Japan’s Peace Constitution(“Eiga nihonkoku kenpo”)
2005 / Japanese, English, Korean, Chinese, Arabic / Color / Video / 78 min
Director, Editing: John Junkerman
Photography: Otsu Koshiro
Music: Soul Flower Union
Producer: Yamagami Tetsujiro
Appearance: John Dower, Hidaka Rokuro, Beate Sirota Gordon, Noam Chomsky, Chalmers Johnson, Han Hong-koo and others
Production Company, World Sales: Siglo
Prompted by the dispatch of Japan’s Self-Defense Forces to Iraq, the debate surrounding the constitution heated up in 2005. The movement in Japan towards a hasty revision is reconsidered from a broader global perspective. Who does a constitution belong to? In this collection of interviews, intellectuals from around the world talk about the significance of the peace constitution and the story behind its enactment.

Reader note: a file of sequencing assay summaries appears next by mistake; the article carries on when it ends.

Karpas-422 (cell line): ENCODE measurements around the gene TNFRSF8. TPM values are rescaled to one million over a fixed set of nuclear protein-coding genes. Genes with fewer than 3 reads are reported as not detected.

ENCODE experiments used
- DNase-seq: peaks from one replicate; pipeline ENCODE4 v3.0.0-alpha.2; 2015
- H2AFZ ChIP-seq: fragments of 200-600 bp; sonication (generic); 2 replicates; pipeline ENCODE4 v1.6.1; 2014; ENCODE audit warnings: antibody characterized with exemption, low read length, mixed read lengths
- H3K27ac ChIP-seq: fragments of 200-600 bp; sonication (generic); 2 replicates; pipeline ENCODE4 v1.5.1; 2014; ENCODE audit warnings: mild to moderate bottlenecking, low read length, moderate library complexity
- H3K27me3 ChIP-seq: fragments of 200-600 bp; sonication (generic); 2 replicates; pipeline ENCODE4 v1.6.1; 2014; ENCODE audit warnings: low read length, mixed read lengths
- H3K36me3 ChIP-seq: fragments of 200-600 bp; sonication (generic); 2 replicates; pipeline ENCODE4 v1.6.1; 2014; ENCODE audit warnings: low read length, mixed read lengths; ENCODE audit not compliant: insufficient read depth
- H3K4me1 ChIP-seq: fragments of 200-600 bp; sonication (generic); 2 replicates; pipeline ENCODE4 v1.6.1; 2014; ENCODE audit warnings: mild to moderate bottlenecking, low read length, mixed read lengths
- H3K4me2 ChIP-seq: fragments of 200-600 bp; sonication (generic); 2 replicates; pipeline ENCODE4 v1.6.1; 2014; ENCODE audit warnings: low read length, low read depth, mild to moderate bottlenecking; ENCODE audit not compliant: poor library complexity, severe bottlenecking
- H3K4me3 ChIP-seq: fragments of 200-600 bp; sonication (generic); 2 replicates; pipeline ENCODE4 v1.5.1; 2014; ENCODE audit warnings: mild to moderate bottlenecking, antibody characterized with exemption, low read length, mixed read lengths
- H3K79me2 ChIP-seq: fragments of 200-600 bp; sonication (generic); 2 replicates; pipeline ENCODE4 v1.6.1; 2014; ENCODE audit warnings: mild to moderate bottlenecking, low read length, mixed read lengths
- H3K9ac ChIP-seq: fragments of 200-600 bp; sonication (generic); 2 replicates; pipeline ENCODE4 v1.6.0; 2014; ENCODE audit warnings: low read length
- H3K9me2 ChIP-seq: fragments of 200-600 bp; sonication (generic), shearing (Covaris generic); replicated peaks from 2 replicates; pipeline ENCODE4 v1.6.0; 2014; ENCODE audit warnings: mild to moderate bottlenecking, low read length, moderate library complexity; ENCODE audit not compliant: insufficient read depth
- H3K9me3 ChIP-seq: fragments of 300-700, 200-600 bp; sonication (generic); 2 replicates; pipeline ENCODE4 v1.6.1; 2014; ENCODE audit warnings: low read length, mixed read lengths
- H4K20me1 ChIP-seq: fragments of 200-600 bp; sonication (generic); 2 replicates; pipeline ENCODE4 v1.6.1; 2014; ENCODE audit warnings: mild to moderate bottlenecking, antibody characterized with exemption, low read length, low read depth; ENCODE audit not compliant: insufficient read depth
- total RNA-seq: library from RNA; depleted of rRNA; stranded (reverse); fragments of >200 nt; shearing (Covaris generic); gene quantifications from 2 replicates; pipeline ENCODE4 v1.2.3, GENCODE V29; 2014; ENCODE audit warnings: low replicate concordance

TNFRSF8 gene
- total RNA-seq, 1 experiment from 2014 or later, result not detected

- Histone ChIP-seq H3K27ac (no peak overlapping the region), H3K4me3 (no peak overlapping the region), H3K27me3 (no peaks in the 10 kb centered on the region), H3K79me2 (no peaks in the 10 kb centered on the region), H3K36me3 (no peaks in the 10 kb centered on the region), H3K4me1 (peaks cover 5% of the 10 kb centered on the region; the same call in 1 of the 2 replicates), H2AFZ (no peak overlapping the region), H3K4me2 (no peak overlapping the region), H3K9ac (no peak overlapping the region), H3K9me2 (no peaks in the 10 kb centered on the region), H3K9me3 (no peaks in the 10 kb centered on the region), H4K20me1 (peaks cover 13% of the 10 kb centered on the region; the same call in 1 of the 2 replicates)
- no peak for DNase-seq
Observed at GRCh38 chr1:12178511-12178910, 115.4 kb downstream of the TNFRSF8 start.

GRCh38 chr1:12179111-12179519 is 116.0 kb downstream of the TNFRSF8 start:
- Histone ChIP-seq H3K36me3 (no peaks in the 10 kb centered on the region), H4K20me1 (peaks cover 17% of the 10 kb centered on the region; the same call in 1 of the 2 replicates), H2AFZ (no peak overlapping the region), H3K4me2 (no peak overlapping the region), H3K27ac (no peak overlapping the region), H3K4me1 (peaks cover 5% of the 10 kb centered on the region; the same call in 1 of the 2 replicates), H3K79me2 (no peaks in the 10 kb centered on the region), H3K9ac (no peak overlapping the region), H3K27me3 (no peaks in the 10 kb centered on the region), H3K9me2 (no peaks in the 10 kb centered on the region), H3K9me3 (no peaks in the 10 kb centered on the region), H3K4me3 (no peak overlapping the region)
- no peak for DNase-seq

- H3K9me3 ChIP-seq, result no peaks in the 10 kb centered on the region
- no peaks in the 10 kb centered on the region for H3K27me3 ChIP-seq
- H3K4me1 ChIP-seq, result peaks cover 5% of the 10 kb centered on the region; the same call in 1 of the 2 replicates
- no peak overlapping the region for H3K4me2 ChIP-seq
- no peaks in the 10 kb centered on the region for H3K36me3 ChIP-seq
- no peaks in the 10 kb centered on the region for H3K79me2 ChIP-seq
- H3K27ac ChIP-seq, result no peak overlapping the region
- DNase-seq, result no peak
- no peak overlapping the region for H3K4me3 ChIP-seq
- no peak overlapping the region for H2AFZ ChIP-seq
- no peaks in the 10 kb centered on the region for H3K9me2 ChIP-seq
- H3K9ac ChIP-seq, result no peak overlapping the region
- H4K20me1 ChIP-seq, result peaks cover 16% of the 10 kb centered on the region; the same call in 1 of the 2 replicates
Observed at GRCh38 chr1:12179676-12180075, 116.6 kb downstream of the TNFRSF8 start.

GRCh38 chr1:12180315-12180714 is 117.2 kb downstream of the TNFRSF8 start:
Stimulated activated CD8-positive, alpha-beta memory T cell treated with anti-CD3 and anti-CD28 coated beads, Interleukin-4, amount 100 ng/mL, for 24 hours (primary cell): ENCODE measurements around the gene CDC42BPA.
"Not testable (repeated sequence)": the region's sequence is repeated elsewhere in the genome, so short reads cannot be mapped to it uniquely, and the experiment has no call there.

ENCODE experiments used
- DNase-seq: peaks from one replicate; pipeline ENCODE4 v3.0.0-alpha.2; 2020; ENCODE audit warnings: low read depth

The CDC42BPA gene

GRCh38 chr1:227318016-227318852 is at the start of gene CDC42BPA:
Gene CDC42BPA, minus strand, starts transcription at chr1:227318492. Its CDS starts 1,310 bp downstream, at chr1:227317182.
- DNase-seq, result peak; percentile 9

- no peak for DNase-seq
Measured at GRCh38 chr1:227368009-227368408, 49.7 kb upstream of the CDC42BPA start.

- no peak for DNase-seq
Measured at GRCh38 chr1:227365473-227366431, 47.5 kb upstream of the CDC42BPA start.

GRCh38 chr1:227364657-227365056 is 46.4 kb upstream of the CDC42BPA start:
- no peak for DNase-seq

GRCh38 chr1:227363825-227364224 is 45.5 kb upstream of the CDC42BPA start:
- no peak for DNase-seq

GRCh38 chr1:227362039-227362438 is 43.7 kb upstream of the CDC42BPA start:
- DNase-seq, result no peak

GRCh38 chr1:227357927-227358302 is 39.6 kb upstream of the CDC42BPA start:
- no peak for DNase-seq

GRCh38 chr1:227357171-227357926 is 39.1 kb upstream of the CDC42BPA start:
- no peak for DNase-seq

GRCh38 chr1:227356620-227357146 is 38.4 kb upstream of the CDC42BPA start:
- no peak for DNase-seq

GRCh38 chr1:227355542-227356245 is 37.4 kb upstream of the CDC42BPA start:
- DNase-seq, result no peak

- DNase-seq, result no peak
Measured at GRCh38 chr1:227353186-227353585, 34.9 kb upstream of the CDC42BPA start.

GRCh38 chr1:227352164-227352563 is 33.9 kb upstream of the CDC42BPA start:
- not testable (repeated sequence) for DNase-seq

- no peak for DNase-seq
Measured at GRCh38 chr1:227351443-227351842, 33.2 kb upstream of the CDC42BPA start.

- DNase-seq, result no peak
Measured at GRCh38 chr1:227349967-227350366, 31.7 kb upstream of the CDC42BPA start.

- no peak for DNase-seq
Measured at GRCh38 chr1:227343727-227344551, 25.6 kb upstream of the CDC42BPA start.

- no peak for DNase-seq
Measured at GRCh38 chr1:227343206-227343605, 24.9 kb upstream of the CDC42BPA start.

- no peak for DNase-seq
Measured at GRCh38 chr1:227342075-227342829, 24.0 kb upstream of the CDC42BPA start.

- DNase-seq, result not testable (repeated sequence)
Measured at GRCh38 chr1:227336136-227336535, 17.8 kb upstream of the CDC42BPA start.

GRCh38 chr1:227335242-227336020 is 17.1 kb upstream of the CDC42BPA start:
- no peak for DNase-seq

[Director’s Statement] Though it is said that Japan’s constitution was imposed on the country by the U.S. occupation army, pressure from the U.S. is likewise being imposed on the current move to revise the constitution. Japan boasts a “peace constitution,” but it is participating in the American war in Iraq. The constitution renounces the use of arms, yet Japan maintains a massive military force. I began this film, from the contradictory vantage of an American in Japan, hoping to make some sense of this contradiction-laden subject. The further I dug, the more contradictions I encountered.
John Junkerman is an American documentary filmmaker living in Tokyo. His previous work, Power and Terror: Noam Chomsky in Our Times (2002), was translated in more than ten countries and continues to be screened around the world. Other works include Hellfire: A Journey from Hiroshima (1988), which was nominated for an Academy Award, and Uminchu: The Old Man and the East China Sea (1990).